Shop Talk: Sebago Pops Up... Smith in San Fran...

Sebago and Vane New York joined forces... Paul Smith bowed a store earlier this month on Geary Street...

Paul Smith store in San Francisco

Paul Smith store in San Francisco.

Photo By Courtesy Photo

Sebago and Vane New York joined forces to open a pop-up shop on Rivington Street in New York last Friday, unveiling the Vane for Sebago limited-edition footwear collection. The store, which will close April 20, also carries Vane private-label jewelry and select Sebago footwear and apparel. “In these economic conditions, a pop-up store creates excitement for the brand and the location is perfect,” said Mike Walls, Sebago’s U.S. director of sales. “This product is really appealing to the Generation Y consumer, and the Lower East Side is where they shop.” Expect to see the popular Sebago Spinnaker and Docksides styles with multicolor uppers, patent leather details and contrast stitching, which is likely to attract a hipper consumer. The goal, said Walls, was to use a classic silhouette that works with skinny jeans and update its exterior. “[Vane] took an iconic product and put their touch on the shoes in the materials. It’s where downtown meets classic.” The store also features a custom graffiti-covered front gate created by Surf & Mint, which designed a limited-edition T-shirt that is sold inside.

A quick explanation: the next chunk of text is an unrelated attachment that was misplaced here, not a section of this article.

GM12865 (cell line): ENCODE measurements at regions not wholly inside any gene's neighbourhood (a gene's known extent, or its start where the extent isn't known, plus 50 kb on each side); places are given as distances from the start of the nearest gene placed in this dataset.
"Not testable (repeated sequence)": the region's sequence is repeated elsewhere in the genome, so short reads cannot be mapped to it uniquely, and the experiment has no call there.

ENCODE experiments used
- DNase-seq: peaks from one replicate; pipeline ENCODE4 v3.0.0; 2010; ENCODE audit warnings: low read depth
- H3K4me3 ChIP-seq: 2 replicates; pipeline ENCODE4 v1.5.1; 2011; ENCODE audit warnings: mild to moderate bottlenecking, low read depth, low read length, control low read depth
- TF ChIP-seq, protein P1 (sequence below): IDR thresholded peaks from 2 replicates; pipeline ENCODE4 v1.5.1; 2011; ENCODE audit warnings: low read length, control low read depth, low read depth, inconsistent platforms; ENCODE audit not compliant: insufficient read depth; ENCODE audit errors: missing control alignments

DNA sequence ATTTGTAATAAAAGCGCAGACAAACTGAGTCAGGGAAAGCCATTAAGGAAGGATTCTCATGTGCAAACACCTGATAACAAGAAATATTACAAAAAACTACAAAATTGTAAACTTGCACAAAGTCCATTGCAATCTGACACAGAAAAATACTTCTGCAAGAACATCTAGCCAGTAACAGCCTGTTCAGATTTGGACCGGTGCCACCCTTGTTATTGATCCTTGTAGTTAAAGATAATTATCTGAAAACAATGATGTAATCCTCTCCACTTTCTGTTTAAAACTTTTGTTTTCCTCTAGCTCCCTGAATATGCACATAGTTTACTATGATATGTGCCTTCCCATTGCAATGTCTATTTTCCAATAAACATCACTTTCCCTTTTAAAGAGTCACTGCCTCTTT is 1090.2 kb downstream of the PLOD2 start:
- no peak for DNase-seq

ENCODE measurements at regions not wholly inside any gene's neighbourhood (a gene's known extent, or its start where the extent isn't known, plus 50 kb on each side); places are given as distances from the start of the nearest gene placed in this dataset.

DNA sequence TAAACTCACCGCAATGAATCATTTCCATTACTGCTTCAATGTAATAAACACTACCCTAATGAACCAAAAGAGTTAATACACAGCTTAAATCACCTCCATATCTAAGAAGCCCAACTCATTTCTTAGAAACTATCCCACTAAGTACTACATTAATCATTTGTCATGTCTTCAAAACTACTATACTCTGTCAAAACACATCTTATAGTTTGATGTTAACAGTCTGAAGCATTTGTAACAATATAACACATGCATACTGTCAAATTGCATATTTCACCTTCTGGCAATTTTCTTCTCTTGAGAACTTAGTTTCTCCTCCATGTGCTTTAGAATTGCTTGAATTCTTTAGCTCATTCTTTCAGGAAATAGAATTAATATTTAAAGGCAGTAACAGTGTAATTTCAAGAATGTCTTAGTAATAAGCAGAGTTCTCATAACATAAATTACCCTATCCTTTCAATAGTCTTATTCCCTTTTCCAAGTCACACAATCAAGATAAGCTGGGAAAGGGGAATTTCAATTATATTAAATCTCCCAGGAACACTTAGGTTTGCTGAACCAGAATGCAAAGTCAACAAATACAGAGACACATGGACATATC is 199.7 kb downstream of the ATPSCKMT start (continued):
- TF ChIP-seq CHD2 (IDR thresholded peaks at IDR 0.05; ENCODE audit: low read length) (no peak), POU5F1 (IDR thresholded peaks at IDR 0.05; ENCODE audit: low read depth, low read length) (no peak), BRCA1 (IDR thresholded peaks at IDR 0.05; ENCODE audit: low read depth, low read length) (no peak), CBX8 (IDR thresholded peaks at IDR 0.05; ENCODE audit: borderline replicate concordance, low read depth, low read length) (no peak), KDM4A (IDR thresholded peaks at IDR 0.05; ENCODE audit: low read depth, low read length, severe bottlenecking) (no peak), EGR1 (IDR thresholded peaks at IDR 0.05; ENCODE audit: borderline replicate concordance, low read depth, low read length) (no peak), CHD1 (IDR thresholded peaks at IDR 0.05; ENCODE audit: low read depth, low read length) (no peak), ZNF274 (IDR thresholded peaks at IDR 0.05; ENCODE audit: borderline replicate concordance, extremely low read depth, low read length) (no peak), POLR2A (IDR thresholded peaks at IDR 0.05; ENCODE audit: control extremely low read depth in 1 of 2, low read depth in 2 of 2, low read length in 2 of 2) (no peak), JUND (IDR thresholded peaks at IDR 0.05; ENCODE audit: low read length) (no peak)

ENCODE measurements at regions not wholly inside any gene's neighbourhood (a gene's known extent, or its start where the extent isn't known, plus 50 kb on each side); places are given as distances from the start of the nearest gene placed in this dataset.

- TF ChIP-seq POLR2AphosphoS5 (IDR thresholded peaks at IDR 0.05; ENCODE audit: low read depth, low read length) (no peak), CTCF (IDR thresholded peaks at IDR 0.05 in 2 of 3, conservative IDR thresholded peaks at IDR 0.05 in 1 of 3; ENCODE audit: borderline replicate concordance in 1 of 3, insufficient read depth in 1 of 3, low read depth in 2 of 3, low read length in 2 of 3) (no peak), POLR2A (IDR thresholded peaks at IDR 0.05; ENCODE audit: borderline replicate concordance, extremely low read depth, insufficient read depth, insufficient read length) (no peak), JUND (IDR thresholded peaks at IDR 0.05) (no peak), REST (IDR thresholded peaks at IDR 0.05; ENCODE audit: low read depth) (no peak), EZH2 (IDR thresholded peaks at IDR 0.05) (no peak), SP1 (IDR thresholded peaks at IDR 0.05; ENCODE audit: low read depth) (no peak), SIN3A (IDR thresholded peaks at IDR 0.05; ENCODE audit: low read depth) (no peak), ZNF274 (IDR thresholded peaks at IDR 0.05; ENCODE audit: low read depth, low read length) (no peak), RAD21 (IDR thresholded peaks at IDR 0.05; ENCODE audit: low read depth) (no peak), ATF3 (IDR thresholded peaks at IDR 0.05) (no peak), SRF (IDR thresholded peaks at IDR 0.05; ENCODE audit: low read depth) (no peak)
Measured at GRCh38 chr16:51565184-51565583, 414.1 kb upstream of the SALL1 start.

Smith in San Fran
Paul Smith bowed a store earlier this month on Geary Street in San Francisco, one of the designer’s favorite cities from his days spent in Haight-Ashbury. Inspired by the history of Geary Street, the store features a series of interior rooms stocked with men’s and women’s apparel, footwear, books and trinkets. “The shoe display was inspired by the aesthetic of artist Donald Judd with original pieces by [artists] Paul Evans and Harvey Probber,” Smith told Footwear News. “I particularly like the strong simplicity of these designs and feel it complements the luxury and whimsy of the shoe collection.” Other highlights include mahogany wall paneling recycled from a 19th century bank, and more than 30 Vaclav Trefil abstract paintings from the 1940s and 1950s.

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